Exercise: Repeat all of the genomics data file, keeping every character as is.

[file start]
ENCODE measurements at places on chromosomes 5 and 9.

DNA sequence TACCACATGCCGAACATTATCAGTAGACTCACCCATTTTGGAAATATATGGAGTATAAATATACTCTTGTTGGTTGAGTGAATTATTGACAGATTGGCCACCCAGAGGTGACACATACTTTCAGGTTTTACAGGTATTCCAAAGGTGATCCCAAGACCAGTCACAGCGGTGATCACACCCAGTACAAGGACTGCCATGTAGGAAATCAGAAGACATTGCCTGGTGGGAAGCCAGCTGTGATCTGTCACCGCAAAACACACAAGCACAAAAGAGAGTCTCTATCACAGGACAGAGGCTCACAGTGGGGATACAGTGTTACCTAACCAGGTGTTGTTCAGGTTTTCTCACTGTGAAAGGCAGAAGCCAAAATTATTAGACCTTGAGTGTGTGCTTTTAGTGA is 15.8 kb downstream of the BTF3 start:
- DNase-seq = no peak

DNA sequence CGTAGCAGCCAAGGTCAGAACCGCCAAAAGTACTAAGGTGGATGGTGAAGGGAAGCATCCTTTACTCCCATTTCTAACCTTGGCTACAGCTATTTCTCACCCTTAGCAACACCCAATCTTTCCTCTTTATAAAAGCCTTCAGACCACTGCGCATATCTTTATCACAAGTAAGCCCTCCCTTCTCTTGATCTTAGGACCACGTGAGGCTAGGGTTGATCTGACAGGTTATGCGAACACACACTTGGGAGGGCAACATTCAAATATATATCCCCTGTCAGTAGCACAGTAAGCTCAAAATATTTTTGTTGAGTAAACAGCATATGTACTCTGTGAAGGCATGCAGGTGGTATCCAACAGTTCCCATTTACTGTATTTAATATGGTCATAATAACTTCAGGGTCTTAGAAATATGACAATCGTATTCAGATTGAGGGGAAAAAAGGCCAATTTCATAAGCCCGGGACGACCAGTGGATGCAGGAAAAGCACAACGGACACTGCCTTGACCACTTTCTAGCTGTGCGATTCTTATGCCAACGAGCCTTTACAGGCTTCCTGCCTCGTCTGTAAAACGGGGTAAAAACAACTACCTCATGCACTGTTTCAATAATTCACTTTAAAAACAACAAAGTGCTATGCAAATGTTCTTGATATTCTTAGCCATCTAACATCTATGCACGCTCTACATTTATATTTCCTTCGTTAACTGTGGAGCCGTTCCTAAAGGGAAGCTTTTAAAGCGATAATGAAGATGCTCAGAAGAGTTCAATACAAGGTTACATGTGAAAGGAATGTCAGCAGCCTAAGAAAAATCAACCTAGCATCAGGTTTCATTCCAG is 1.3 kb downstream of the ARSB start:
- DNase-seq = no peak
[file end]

ENCODE measurements at places on chromosomes 5 and 9.

DNA sequence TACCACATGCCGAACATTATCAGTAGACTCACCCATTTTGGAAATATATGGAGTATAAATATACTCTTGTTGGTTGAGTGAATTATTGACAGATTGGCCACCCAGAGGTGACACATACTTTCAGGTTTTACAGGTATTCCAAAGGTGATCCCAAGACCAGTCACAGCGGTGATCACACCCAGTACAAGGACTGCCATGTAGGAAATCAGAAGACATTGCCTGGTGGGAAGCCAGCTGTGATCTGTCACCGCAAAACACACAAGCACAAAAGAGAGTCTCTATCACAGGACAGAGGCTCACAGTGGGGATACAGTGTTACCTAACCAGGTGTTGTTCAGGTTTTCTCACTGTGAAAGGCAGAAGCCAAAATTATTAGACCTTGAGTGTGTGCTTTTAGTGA is 15.8 kb downstream of the BTF3 start:
- DNase-seq = no peak

DNA sequence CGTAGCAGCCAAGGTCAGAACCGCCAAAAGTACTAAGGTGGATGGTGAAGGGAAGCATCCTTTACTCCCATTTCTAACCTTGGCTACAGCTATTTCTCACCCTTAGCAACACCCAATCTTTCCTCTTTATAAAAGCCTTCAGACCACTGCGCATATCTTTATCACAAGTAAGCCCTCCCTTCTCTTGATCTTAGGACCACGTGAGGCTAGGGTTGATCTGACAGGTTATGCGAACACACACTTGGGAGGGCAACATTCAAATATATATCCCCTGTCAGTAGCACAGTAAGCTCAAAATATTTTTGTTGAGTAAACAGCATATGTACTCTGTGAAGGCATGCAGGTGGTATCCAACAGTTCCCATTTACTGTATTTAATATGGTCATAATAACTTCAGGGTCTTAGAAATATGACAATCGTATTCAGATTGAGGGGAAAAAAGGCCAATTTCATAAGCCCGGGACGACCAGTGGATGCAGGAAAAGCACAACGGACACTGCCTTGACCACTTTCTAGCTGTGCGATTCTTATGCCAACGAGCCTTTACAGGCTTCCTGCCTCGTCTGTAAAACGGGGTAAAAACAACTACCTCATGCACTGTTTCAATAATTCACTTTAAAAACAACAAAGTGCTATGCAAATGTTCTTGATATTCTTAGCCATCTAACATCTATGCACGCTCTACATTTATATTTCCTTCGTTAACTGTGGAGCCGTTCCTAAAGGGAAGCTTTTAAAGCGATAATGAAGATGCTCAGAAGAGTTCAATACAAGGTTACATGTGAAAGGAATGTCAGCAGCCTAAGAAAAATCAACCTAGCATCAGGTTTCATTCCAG is 1.3 kb downstream of the ARSB start:
- DNase-seq = no peak